Business Today

On a high in hard times

Clearly, the downturn has forced many people to prioritise and scale back, but resilient consumers are still spending and going for affordable entertainment options. They are putting off purchases, downgrading their consumption pattern and tweaking their leisure expenditure, such as drinking and travelling. A report by Kushan Mitra & Anusha Subramanian.

Kushan Mitra & Anusha Subramanian | Print Edition: November 30 2008

Dhruv Gupta IS 27, married not so long ago and has a nice job. But Black October has taken its toll on his stock portfolio. He has lost 60 per cent of his investment over the past few weeks, but he is still pragmatic about it. “Easy come, easy go,” he laughs. However, while his outlook on life remains rosy, Gupta has reined-in his expenses. “I love photography and recently bought a Canon Digital SLR camera. I was thinking of buying myself an additional lens, but have put that off.” Not just that, Gupta and his wife have decided to cut back spending on a variety of things. “We love travelling and will still take our breaks, but I don’t think we will stay at a fancy resort. I know that my portfolio should climb again, but recent events have reduced my appetite for risk.” While his appetite for risk might have gone down, Gupta, who works in the online division of a media company, still has a healthy appetite for life.

Or take the case of Aditya Bhadauria, 29, a self-employed individual, who is travelling with his wife and daughter to visit his brother-in-law in the US. “Who has not lost money in this market?” he asks. “Therefore, we have to take things easy. We will fly economy while travelling abroad. Six months ago when my portfolio was healthier, we would have probably flown in the front of the plane,” he says.

Clearly, the downturn has forced Gupta and Bhadauria to prioritise and scale back, but resilient consumers like them are still spending. Arvind Singhal, Managing Partner, Technopak, a consultancy firm that among other things tracks consumer behaviour, sees a rationale in this. “The current working generation of 25-35 year olds has seen difficult times before 1991 and this generation still maintains strong ties with their parents, who have seen even tougher times. Therefore, the fiscal conservativeness is not a knee-jerk, unplanned reaction, it comes naturally," he says. Hence, people are putting off purchases, downgrading their consumption pattern and tweaking their leisure expenditure such as drinking and travelling.

Dhruv Gupta, 27 Delhi
Dhruv Gupta
"People are surely travelling less often, the numbers say so," says Sam Sridharan, CCO, SpiceJet, "but we expect more and more people to come to low-cost carriers like us. Companies, in their bid to cut their costs, will use low-fare airlines more." The latest passenger numbers though are far less positive, showing not just a decline in growth, but numbers actually come down from a year ago.

Patu Keswani, CEO, Lemon Tree Hotels, says that things will slow down considerably over the next few months. "Leisure travellers will start amending their plans. What will happen increasingly is that people will adjust their spend, either by travelling to someplace cheaper, say going to Corbett National Park in Uttarakhand instead of Kerala from Delhi, and staying at a more reasonable place rather than a fivestar option," he says.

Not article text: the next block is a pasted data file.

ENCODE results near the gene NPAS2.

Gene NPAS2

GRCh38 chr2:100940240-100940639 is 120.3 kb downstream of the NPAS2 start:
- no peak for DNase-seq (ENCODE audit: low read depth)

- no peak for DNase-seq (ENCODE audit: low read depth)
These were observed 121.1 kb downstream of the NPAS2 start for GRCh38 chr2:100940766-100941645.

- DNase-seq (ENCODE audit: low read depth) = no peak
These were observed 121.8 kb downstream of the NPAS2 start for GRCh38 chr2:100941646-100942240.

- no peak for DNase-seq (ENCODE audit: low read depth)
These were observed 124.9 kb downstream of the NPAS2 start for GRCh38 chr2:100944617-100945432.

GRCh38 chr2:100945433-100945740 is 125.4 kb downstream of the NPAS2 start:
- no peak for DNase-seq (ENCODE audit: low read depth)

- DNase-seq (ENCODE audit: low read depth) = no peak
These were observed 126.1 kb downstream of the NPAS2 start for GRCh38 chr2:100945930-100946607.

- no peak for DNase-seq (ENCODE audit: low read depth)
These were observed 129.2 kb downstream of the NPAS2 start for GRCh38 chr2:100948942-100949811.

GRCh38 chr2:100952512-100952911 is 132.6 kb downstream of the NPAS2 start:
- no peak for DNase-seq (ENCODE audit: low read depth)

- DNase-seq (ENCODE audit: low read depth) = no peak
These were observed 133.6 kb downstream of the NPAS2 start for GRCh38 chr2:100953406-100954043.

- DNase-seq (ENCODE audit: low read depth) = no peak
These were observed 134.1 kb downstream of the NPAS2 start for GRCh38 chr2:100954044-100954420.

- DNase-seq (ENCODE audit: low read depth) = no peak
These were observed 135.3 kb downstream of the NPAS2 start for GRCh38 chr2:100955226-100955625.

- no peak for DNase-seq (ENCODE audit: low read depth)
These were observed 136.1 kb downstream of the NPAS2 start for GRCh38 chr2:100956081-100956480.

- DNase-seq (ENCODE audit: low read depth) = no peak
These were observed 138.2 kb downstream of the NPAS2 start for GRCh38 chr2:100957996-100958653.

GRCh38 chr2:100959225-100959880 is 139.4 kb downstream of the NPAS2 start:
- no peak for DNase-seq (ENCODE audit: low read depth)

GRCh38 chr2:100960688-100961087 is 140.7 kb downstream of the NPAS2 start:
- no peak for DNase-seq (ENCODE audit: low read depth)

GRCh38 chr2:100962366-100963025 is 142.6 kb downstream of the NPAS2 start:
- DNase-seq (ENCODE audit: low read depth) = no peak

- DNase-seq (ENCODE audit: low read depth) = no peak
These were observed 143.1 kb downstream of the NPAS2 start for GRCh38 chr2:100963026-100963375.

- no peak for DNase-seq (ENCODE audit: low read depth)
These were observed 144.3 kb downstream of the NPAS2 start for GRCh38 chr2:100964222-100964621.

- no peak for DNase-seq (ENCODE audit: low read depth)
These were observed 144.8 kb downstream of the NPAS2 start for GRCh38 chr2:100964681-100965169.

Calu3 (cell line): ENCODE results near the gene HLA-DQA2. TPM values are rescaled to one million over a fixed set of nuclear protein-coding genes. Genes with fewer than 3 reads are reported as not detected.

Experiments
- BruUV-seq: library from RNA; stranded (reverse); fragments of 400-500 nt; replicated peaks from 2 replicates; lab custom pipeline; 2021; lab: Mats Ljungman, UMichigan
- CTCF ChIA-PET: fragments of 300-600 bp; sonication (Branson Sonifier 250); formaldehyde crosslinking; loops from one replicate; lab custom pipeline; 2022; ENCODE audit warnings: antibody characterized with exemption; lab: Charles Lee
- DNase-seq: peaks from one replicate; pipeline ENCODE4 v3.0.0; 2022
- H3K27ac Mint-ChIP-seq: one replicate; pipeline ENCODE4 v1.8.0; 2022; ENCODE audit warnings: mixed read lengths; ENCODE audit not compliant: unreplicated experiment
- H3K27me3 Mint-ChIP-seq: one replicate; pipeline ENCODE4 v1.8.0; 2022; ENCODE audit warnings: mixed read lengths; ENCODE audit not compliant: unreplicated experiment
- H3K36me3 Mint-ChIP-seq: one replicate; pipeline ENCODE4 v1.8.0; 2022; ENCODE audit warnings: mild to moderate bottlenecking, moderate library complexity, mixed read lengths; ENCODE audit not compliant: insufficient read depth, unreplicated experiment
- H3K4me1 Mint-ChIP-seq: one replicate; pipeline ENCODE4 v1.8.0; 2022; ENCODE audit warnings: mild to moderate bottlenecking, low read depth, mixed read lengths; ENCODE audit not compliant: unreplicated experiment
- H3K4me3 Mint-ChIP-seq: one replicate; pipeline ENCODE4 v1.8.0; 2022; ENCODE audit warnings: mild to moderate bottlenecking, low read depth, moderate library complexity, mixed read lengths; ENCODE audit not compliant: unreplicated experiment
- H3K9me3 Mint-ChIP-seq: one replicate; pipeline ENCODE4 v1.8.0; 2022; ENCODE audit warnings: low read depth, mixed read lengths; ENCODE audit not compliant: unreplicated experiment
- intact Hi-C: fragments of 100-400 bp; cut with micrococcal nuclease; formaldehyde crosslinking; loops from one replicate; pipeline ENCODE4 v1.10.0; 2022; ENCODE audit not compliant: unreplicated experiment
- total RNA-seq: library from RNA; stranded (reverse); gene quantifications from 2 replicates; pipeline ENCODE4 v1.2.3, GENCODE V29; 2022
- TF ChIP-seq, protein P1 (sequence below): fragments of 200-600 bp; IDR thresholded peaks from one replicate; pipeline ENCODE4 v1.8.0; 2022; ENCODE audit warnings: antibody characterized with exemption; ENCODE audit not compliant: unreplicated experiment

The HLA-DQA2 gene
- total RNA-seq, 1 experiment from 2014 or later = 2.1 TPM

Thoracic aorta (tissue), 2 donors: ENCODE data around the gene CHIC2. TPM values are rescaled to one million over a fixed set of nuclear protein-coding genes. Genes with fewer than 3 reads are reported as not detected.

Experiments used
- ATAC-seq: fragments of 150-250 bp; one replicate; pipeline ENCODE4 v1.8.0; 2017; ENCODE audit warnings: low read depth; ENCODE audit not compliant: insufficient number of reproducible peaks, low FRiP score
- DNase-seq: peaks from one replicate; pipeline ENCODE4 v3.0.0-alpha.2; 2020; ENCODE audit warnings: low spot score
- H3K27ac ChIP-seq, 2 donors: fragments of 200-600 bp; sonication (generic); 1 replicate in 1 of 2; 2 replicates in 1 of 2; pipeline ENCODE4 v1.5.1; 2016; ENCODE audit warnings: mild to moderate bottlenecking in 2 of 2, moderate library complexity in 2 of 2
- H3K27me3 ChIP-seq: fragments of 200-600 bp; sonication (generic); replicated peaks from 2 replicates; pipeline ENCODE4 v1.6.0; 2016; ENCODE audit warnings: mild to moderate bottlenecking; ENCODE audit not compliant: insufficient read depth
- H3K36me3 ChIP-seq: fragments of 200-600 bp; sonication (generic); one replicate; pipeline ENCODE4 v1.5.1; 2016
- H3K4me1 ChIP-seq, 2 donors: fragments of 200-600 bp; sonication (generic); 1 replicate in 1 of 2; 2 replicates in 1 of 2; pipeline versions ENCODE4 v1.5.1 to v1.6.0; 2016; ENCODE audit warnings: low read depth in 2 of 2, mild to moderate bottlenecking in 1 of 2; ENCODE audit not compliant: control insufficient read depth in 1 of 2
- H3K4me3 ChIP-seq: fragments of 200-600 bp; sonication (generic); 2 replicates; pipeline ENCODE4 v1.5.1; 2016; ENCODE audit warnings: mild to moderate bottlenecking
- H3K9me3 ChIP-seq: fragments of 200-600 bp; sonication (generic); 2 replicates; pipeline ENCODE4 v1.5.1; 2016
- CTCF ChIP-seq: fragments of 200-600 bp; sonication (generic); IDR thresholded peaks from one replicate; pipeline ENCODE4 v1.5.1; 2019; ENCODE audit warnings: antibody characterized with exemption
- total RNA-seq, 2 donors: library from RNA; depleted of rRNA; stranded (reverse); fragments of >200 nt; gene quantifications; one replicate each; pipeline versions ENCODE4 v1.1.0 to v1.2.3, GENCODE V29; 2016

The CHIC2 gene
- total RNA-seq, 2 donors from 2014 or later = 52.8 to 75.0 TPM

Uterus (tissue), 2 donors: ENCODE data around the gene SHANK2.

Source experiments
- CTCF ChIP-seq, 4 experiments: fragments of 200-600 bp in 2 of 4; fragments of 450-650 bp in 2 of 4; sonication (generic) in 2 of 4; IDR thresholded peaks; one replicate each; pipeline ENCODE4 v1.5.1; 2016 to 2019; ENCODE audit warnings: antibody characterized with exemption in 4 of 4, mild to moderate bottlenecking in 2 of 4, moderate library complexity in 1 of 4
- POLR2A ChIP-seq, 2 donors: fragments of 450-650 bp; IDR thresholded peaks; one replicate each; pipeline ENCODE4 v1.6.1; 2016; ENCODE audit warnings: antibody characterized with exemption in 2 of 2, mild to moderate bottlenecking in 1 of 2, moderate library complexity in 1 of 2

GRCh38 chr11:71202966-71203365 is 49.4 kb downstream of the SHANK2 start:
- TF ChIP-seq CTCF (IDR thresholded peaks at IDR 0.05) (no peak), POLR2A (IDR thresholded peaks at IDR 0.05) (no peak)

While the prognosis for watering holes may not be great, it reflects a change in consumption pattern. Raju Vaziraney, CEO, Radico-Diageo, one of the larger distributors of imported liquor in India, believes that consumption in hotels and bars will decline sharply. Says Vaziraney, "I feel more consumption will happen at home now rather than bars as people will want to save money. Drinking out is still incredibly expensive in India, and with discretionary spends going down, this segment will suffer. We are noticing a considerable downgrading in brands, people preferring cheaper premium brands instead of more expensive super-premium ones. But I believe that people will spend."

E. Narayanan, 37 Mumbai
E. Narayanan
One of these spenders is E. Narayanan, 37, who works as the Head of Product Development with a Mumbai-based software firm. He saw his stock portfolio value reducing by approximately 40 per cent in the current market meltdown. "This is the third stock market crash that I am going through," he says. Narayanan entered the market when the Sensex was around 15,000 points and began its heady climb to 20,000. He started exiting when it fell to 14,000. "I am quite seasoned at handling these situations and have not put all my money in stocks," he adds. Narayanan stills visits his regular watering hole in central suburbs of Mumbai. He plans to spend the New Year in Copacabana in Brazil and also visit Argentina. "I do not think there is going be a change in this plan," he says.

Leisure has historically proven to be downturn-proof. Little surprise then, the industry is still showing some exuberance in India. Technopak's Singhal has a fairly positive outlook, "I believe the job creation market will have some challenges and that will create some social tension, but most of the 200-million-odd salaried workers in India do not need to worry." Some like Narayanan seem to be already taking the cue.

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